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will itch ; and they are so weak, will yet be listened to in England.' that they have not so much power God grant that it may be so ! - and as to shew me their tongue out of I trust' it will. They would not their mouth!

change their septiments, if they If every thing in the hospitals heard all the blessings that are iii. were the reverse of what it is, they voked on them from Heaven, and would be useful. In Their present

saw the tears of gratitude that state, people may die in them, but sparkle forth their praise, and can with difficulty recover their whereof I am a daily witness ! health, si

For Dr. Domeier, the English

physician, necessary steps have heen Extract of a Letler from the Rep. taken by our government, He will

Mr. Largus, Stockholm, dated be welcome wherever he goes; and
April 17, 1809.

he is longed for everywhere,

God Your letters of the 8d, 7th, and grant that the corn for seed, which

your Committee so kindly have sent, 14th of March, are duly come to hand; the last of them contaming rangements are taking for the gra.

may also come safe. Proper aran order for £500 ; wbich sum has

tuitous distribution of it among the already been drawn for, and added poorest of the peasantry; and may to our funds.

the fields that British charity thus To-day I received yours of the 21st and 281h of March. I feel a

sows, be protected by Him who goheavenly bliss in being Member of ful reaper may, in the day of har:

verns the seasons, so that the gratea Committee, whose sole object is to alleviate the misery of distressed glad heart ! and when he clasps the

vest, sing forth his praise with a humanity; and, blessed be they ripe burden in his lifted arms, bless through whose means I have been

those who pressed him, though a called to this sacred office! O, that the changes that have taken place

stranger, to their friendly bosoms!' here, may not change their senti- *** The smallest Donations are ments towards our poor destitute thankfully received by Mess. Hardbrethren! You gladden my heart castle and Reyner, Treasurers, Old in one of your former letters, when Swan Stairs ;'J. Butterworth, 43, you say, “Let politics' he what they Fleet Street; and Mess. Coutts and may, the cries of a suffering world Co. Bankers, Strand.

6

London.

ANNIVERSARY OF THE MISSIONARY SOCIETY,

MAY 10, 11, AND 12, 1809. We have once more the pleasure of communicating to our numar. ous readers a particular Account of the Meetings of the Missionary $ociety,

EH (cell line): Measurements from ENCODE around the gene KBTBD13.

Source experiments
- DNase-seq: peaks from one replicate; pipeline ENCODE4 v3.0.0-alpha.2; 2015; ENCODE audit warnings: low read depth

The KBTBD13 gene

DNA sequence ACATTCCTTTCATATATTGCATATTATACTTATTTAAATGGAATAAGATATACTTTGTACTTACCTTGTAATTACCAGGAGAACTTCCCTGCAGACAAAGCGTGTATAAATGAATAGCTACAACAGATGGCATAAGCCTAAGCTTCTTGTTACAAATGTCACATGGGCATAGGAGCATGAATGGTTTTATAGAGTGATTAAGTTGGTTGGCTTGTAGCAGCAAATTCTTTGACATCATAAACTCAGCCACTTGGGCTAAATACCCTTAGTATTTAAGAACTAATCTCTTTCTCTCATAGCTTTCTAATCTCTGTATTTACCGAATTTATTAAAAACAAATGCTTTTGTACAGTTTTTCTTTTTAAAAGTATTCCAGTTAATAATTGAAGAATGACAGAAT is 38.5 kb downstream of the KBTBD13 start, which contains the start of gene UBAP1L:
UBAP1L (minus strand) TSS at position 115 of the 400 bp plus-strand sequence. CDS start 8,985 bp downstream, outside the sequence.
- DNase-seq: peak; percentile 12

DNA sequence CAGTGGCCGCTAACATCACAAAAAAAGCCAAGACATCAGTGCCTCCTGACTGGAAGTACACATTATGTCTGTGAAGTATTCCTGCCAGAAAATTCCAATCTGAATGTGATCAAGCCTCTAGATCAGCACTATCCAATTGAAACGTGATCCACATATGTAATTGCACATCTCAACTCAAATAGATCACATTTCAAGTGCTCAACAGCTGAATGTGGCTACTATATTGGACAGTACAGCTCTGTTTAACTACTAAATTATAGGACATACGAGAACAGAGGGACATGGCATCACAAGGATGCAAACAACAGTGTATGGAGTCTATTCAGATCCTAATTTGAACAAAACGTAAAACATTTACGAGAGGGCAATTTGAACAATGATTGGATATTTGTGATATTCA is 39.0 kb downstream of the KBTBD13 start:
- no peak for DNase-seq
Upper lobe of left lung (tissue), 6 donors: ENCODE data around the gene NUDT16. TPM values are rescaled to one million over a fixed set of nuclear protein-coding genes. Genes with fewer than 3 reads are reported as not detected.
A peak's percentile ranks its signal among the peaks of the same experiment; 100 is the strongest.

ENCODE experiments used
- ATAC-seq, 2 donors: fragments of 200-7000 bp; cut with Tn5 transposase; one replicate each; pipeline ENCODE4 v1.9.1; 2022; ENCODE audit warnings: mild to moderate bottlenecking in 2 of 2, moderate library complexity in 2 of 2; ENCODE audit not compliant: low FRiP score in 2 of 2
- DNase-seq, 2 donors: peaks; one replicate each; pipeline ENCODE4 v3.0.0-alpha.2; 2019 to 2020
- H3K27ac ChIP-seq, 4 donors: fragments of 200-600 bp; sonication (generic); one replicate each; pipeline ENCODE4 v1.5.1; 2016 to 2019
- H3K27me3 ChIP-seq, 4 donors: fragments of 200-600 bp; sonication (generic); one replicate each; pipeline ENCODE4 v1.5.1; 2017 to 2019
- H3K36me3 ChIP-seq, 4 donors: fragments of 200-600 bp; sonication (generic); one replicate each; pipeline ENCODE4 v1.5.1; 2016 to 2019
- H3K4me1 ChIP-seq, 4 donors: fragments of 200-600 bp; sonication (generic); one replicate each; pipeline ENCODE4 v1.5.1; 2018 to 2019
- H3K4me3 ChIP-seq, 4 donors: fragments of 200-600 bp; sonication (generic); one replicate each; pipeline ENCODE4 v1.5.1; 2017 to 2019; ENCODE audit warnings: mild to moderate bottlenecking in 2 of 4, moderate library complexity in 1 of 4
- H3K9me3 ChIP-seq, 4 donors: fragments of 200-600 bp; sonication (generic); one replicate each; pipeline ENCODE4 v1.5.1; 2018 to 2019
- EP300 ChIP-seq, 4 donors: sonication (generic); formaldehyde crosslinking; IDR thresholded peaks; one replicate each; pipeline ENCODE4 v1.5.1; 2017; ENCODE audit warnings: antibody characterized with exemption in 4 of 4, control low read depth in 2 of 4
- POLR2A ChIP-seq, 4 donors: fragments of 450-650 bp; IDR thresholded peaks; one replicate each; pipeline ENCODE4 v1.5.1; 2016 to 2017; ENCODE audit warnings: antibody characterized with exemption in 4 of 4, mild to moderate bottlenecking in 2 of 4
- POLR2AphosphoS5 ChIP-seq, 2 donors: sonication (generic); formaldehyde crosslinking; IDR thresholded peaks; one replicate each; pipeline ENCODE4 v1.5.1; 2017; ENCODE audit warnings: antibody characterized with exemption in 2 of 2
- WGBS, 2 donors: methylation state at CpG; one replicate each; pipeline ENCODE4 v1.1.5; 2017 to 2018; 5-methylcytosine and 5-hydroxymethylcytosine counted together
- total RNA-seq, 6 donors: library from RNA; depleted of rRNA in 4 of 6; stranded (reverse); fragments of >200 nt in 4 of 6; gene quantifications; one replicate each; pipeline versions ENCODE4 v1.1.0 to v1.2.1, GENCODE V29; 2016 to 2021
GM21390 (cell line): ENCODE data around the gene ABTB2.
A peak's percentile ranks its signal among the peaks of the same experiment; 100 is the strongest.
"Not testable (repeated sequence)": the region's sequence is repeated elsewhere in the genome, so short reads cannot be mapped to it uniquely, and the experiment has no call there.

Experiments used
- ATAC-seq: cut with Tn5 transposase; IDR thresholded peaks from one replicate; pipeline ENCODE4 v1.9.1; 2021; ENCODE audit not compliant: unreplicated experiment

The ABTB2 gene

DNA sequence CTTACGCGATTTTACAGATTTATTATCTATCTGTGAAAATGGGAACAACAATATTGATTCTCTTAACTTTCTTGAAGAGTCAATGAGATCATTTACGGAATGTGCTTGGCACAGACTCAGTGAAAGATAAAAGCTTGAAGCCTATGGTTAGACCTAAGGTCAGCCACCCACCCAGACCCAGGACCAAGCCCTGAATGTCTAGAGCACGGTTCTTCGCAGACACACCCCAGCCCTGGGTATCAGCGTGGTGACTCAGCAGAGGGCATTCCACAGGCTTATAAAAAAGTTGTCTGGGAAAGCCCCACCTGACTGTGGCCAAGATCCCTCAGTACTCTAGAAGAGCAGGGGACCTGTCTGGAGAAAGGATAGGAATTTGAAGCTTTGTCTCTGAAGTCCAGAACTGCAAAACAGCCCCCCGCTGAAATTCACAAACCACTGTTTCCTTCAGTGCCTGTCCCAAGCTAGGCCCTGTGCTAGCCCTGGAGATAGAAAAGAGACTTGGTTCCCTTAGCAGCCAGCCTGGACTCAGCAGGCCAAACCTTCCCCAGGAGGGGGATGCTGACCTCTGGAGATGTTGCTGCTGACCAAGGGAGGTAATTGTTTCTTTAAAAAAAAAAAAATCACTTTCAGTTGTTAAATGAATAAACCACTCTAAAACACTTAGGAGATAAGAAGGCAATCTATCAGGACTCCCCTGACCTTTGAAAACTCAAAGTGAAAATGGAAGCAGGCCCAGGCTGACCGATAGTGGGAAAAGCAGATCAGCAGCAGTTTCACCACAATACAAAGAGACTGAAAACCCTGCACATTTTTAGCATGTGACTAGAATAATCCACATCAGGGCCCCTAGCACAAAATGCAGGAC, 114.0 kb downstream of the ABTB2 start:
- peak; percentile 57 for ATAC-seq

Meetings which gladdened the hearts of thousands, and evkindled vew zeal in the glorious cause of propagating the gospel among the Heathen !

We shall heg leave to introduce our narration, by a delightful paragraph from the first sermon preached on this occasion :- It is the honour of the Christians of the present day, that their zeal has opened innumerable channels for itself, which did not oceur to our fathers, or occurred only as objects of desire ; and that the new streams in which it flows have deepened as well as widened, and continue to roll with increasing rapidity in their progress towards futurity. Although we fall short of some former generations of Christians in solidity of Scripture-knowledge, and perhaps also in individual eminence in grace,-yet i dare not, on the whole, say, that the “ former days were better than these.' Christians have learned not only to conceive noble plans for extending and perpetuating the Re-: deemer's tame, but to combine their exertions, in order to carry them into

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practice. The union of hearts, and purses and kands, have rendered that practicable ; for which solitary efferts would ha ful been totally inadequate. How would it have gladdened the hearts of our pious ancestors to have wil nessed what (thro' divine mercy) our eyes have seen! May I add, with what inexpressible delight must they (looking down from their thrones) behold the activity which at present prevails among the friends of Jesus furthe propagation of his name !. Some calling forth the strength of their own religious denoinination, and others uniting the exertions of all the lovers of Christ, overlooking, in their zenl for the great object, their petty quarrels and minuter differences of sentiment; rivalling, but not opposing one another in their zeal for our common Lord. Some directing their efforts tv one particular object or description of persons, and some to another ; but all labouring for the honour of Jesus and the salvation of souls ; some attending to the interests of the gospel at home; and others stretching their views and their arin to the ulteriost parts of the earth. Schools erected in all quarters for the religious education of the young asylums for the reformation of the abandoned, and places of worship for dispensing the ordinances of the gospel io lhe poor ; the rude inhabitants of the villages enlightened, and the wild mountaineers tamed, by the communication and influence of evangelical knowledge; und the Jewish sirap ger within our gates, neglected till now and despised, receiving our cominieration and aid !

Societies formed, funds collected, and prayers daily offered up for all the inhabitants of the world. In a word hands skilful and zealous at work, not only at home, buč in Tartary and India, to translate the Scriptures into languages which never before ex. pressed the blessed name of Jesus ; - missions sent to the frozen shores of Greenland, and to the burning sands of Africa; and faithful men devoting their lives to the service of Christ and of precious souls, on the western, aş well as on the eastern continent, among the wretched Hottentots, and in the remotest islands of the Southern Ocean.